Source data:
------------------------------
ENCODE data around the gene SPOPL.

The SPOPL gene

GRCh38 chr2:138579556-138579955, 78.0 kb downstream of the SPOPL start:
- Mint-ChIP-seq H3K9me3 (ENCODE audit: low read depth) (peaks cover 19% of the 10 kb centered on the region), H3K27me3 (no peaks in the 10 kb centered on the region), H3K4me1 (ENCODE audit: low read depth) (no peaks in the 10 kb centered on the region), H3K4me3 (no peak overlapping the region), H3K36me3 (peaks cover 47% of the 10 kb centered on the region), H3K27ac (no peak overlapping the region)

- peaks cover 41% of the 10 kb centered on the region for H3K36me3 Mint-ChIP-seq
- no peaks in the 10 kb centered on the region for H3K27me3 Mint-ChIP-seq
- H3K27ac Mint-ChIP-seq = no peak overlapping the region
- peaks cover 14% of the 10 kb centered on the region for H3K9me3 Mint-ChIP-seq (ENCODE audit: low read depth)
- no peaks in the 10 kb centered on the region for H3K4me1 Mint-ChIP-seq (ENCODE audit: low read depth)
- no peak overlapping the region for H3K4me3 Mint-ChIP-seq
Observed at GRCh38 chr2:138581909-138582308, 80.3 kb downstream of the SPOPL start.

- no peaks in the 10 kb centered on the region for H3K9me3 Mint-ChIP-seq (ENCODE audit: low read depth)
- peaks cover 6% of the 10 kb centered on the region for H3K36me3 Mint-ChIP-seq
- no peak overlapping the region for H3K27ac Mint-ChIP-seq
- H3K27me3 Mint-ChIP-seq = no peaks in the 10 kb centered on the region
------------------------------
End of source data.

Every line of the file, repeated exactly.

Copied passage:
ENCODE data around the gene SPOPL.

The SPOPL gene

GRCh38 chr2:138579556-138579955, 78.0 kb downstream of the SPOPL start:
- Mint-ChIP-seq H3K9me3 (ENCODE audit: low read depth) (peaks cover 19% of the 10 kb centered on the region), H3K27me3 (no peaks in the 10 kb centered on the region), H3K4me1 (ENCODE audit: low read depth) (no peaks in the 10 kb centered on the region), H3K4me3 (no peak overlapping the region), H3K36me3 (peaks cover 47% of the 10 kb centered on the region), H3K27ac (no peak overlapping the region)

- peaks cover 41% of the 10 kb centered on the region for H3K36me3 Mint-ChIP-seq
- no peaks in the 10 kb centered on the region for H3K27me3 Mint-ChIP-seq
- H3K27ac Mint-ChIP-seq = no peak overlapping the region
- peaks cover 14% of the 10 kb centered on the region for H3K9me3 Mint-ChIP-seq (ENCODE audit: low read depth)
- no peaks in the 10 kb centered on the region for H3K4me1 Mint-ChIP-seq (ENCODE audit: low read depth)
- no peak overlapping the region for H3K4me3 Mint-ChIP-seq
Observed at GRCh38 chr2:138581909-138582308, 80.3 kb downstream of the SPOPL start.

- no peaks in the 10 kb centered on the region for H3K9me3 Mint-ChIP-seq (ENCODE audit: low read depth)
- peaks cover 6% of the 10 kb centered on the region for H3K36me3 Mint-ChIP-seq
- no peak overlapping the region for H3K27ac Mint-ChIP-seq
- H3K27me3 Mint-ChIP-seq = no peaks in the 10 kb centered on the region